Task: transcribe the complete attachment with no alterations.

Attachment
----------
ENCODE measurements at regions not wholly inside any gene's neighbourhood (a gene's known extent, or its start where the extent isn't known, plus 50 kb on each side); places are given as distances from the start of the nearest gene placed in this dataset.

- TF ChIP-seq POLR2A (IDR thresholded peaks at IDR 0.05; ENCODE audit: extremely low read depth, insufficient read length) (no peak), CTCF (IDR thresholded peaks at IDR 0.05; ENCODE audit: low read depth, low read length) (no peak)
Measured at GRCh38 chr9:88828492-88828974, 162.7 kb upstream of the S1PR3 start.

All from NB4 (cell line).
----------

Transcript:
ENCODE measurements at regions not wholly inside any gene's neighbourhood (a gene's known extent, or its start where the extent isn't known, plus 50 kb on each side); places are given as distances from the start of the nearest gene placed in this dataset.

- TF ChIP-seq POLR2A (IDR thresholded peaks at IDR 0.05; ENCODE audit: extremely low read depth, insufficient read length) (no peak), CTCF (IDR thresholded peaks at IDR 0.05; ENCODE audit: low read depth, low read length) (no peak)
Measured at GRCh38 chr9:88828492-88828974, 162.7 kb upstream of the S1PR3 start.

All from NB4 (cell line).